13.90 -0.01 (-0.07%)
After hours: 5:53PM EDT
|Bid||13.78 x 800|
|Ask||13.90 x 4000|
|Day's Range||13.85 - 14.15|
|52 Week Range||8.32 - 15.95|
|Beta (3Y Monthly)||0.24|
|PE Ratio (TTM)||25.43|
|Earnings Date||Dec 5, 2018 - Dec 10, 2018|
|Forward Dividend & Yield||N/A (N/A)|
|1y Target Est||15.42|
American Outdoor Brands Corporation (AOBC) has been struggling lately, but the selling pressure may be coming to an end soon.
While some investors are already well versed in financial metrics (hat tip), this article is for those who would like to learn about Return On Equity (ROE) and why it Read More...
NEW YORK, Oct. 12, 2018 -- In new independent research reports released early this morning, Market Source Research released its latest key findings for all current investors,.
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SPRINGFIELD, Mass. , Sept. 28, 2018 /PRNewswire/ -- American Outdoor Brands Corporation (NASDAQ Global Select: AOBC) today reported voting results for its 2018 Annual Meeting of Stockholders held September ...
Activist Catholic nuns from around the country succeeded Tuesday in getting shareholders of Smith & Wesson's parent company to pass a resolution asking management to give an accounting of how the company monitors gun violence.
Investors in American Outdoor Brands Corp. on Tuesday won a shareholder vote urging the top U.S. firearm maker to do more to address gun violence. Nearly 70% of investors in Sturm, Ruger & Co. backed a similar shareholder proposal at that company in May. The percentage of shareholders who backed the proposal at American will be disclosed in later financial filings.
The following are the top stories in the Financial Times. Reuters has not verified these stories and does not vouch for their accuracy. Headlines Smith & Wesson owner loses shareholder vote over gun safety ...
Proxy services have backed activist investors pushing for a report on gun violence and "smart gun" technology.
Investors at American Outdoor Brands Corp approved a call for the gun maker to produce a safety report, officials said during its annual meeting on Tuesday, marking a second win for religious activist shareholders focused on firearms makers after a series of mass shootings in the United States. The resolution, approved over the company's objections, asks its board to report by February on its efforts to monitor gun violence, to research and produce safer guns, and for an assessment of reputational and financial risks. All nominated directors at the Springfield, Mass.-based company, the parent of Smith & Wesson, received a majority of votes cast, according to a preliminary vote tally given by an official during the webcast meeting.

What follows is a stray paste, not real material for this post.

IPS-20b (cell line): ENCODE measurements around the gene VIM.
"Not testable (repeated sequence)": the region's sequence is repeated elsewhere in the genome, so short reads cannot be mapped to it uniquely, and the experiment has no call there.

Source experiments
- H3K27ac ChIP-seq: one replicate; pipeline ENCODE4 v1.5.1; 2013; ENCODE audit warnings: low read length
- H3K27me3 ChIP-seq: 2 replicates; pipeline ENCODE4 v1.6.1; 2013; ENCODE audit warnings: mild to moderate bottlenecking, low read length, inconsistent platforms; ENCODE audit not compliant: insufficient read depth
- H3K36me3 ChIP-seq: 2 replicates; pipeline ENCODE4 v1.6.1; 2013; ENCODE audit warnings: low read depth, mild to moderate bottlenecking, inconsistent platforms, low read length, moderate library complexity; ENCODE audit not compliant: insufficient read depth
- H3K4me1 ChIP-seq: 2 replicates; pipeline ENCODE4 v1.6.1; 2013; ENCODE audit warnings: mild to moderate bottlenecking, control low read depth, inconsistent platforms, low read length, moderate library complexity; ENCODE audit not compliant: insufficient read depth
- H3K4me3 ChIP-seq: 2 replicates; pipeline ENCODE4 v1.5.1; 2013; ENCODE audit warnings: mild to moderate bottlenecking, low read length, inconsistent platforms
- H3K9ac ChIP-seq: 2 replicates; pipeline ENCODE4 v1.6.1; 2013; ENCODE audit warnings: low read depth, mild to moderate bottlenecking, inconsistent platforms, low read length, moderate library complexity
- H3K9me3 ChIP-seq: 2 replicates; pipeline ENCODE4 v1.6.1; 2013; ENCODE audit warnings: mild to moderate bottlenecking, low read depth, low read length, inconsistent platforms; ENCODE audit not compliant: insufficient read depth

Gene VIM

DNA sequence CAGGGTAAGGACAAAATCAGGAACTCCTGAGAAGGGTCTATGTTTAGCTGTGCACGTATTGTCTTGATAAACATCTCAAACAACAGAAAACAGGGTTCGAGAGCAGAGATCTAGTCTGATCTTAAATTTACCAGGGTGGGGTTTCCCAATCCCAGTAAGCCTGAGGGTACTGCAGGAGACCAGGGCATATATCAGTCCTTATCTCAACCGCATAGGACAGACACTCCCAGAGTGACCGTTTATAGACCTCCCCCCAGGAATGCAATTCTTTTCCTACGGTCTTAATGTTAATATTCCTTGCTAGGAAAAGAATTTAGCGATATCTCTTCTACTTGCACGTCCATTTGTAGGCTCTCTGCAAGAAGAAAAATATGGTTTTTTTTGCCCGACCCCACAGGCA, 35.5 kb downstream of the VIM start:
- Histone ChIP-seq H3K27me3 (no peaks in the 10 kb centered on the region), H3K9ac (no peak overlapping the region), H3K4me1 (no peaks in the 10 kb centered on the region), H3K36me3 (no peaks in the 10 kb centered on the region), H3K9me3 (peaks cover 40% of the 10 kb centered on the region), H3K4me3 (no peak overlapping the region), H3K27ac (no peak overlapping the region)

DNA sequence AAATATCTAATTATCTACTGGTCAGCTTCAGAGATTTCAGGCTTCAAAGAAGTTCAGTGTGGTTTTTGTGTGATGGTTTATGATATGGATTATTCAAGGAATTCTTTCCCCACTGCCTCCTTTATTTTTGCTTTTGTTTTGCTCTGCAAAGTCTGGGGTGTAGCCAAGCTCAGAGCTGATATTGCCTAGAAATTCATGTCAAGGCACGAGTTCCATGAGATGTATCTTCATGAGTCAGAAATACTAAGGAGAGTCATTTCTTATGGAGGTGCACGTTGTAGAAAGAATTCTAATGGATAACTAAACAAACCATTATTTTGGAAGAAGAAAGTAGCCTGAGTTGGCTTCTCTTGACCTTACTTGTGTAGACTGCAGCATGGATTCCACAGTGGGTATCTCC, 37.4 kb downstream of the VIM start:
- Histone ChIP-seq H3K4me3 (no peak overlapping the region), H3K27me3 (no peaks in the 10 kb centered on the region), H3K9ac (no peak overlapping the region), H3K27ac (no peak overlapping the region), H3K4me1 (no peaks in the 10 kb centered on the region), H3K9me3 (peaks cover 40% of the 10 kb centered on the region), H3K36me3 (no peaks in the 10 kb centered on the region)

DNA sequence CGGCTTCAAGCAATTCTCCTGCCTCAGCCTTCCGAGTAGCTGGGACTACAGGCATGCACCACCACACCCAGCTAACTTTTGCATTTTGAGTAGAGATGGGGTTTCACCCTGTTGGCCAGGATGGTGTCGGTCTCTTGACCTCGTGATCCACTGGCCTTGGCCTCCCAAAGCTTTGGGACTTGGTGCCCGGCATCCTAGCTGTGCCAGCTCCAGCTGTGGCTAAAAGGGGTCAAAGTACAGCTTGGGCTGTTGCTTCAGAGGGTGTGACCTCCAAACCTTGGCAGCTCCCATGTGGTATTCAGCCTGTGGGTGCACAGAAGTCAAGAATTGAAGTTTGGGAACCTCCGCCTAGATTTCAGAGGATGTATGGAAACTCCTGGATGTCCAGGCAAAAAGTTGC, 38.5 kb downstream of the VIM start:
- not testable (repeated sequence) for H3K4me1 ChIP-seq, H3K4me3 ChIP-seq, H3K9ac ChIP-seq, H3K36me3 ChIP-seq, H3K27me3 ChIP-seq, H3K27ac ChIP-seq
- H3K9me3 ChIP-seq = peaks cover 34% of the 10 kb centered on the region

In addition to facing off with shareholders, American Outdoor also found itself on the receiving end of grievances from the law enforcement community. Leaders of the Major Cities Chiefs Association, a law enforcement organization that represents dozens of large North American police departments, sent the company a letter last week asking it to address issues ranging from gun theft to making firearms easier for police officers to trace.
The Interfaith Center on Corporate Responsibility won a resolution on gun safety at American Outdoor Brand's annual shareholder meeting, the same resolution it successfully passed at Sturm Ruger earlier this year. The group wants Smith & Wesson's parent company to make a report on whether it is adequately addressing the risks that its products are associated with gun violence and to show evidence it is exploring ways to make safer guns. The maker of Smith & Wesson firearms lost a prolonged fight with religious groups and other shareholders who have been pushing it to consider a plan to help reduce the harmful effects of its products.
At the heart of the matter is a decision by American Outdoor to stop training courses for police officers and soldiers -- while another company picked up contracts for similar training using virtual reality simulators. Saltz’s position on the boards of both companies is gaining scrutiny from shareholder advocates even as the company faces questions over gun safety from the religious leaders, a national police group and investors. American Outdoor had long provided firearms training at its 57,000-square-foot Smith & Wesson Academy in Springfield, Massachusetts.
The company’s “firearms are the most commonly used guns recovered at crime scenes by police departments in many cities across America,” states the letter, signed by Montgomery, Maryland, police chief J. Thomas Manger and Art Acevedo, Houston’s police chief.
American Outdoor Brands (AOBC) is seeing positive earnings estimate revisions, suggesting that it could be a solid choice for investors.
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